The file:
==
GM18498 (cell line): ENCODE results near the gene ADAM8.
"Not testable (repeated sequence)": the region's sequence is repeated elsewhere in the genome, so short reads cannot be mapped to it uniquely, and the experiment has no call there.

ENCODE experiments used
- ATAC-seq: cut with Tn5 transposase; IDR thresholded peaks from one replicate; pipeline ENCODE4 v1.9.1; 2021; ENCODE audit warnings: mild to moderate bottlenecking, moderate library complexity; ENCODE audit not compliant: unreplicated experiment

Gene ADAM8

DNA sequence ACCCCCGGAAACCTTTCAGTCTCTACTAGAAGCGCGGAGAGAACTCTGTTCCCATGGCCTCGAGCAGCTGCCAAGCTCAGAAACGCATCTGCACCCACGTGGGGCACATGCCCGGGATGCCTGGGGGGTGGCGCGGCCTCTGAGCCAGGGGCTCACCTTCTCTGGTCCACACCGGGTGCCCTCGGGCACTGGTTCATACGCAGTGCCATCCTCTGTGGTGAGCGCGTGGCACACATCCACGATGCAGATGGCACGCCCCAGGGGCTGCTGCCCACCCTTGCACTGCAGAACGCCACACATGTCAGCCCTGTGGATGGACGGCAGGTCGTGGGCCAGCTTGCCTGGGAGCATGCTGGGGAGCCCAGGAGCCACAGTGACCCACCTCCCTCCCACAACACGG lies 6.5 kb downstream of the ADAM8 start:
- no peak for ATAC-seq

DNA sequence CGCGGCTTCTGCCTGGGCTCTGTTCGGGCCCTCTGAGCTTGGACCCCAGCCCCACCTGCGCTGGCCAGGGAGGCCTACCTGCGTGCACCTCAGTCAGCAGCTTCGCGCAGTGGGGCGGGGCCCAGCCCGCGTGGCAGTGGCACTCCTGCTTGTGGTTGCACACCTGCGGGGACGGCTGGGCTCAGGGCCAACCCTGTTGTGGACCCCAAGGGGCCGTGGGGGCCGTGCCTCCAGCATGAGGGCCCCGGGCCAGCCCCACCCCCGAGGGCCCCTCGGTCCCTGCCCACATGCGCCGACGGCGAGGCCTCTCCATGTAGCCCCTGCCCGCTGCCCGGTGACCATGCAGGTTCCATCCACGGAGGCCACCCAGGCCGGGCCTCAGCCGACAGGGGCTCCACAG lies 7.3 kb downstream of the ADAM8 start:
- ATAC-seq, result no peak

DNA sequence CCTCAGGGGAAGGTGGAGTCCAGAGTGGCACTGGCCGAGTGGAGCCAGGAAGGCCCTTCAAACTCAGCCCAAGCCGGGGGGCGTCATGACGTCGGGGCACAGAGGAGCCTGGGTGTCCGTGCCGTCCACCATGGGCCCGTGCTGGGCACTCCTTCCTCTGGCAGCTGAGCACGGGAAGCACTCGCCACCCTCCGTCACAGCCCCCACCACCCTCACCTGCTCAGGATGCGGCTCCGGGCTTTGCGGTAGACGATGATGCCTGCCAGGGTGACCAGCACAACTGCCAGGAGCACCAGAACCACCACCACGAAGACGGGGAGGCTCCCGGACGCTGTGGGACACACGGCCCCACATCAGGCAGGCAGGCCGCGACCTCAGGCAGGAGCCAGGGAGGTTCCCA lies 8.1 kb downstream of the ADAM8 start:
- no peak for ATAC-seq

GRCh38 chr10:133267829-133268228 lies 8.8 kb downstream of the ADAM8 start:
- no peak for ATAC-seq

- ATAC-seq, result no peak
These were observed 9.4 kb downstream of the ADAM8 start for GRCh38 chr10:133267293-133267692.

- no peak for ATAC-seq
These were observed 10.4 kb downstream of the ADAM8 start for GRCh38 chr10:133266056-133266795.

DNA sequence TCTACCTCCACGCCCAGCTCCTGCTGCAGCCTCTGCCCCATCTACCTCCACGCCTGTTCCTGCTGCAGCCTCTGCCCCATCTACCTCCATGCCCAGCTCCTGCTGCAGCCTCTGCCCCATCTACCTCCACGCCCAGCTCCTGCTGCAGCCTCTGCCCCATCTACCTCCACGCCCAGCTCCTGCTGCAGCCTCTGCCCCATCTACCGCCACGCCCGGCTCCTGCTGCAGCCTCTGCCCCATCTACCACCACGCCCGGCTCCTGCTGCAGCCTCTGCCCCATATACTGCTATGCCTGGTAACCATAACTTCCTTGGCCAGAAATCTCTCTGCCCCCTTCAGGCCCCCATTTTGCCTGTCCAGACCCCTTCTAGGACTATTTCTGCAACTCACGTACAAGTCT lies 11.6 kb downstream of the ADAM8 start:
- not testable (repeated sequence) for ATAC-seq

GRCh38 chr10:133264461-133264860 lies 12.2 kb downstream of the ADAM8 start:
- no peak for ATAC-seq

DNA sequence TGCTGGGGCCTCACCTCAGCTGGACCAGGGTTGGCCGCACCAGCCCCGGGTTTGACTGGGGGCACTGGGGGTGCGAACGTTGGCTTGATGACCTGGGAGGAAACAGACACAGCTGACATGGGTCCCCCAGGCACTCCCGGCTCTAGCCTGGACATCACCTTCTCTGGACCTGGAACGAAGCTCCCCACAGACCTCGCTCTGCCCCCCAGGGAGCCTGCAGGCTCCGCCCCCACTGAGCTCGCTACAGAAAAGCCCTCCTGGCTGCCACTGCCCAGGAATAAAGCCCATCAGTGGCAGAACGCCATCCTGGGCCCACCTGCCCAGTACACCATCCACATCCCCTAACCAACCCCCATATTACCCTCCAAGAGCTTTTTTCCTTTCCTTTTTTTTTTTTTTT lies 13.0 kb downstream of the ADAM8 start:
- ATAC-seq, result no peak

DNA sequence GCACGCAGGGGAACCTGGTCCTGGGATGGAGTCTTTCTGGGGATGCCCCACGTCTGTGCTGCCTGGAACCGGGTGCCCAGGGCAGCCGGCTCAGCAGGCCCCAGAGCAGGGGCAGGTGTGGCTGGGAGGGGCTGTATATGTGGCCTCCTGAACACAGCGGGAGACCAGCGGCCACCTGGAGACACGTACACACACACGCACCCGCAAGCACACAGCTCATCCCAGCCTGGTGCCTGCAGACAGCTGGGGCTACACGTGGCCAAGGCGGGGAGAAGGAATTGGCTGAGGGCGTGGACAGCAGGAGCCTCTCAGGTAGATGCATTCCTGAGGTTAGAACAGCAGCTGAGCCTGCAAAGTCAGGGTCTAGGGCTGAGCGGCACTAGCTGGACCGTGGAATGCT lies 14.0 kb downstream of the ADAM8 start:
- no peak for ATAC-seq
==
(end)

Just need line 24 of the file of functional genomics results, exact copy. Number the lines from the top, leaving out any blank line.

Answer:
DNA sequence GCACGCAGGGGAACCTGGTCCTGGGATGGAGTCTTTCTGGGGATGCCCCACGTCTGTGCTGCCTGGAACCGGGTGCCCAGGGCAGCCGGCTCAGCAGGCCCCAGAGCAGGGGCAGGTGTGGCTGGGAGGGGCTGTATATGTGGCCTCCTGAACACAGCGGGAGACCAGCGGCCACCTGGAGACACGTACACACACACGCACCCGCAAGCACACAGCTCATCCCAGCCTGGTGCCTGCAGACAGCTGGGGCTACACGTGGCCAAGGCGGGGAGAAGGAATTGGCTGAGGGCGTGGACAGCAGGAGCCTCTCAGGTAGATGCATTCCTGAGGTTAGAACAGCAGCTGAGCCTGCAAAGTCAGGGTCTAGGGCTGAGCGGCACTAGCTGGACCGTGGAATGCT lies 14.0 kb downstream of the ADAM8 start: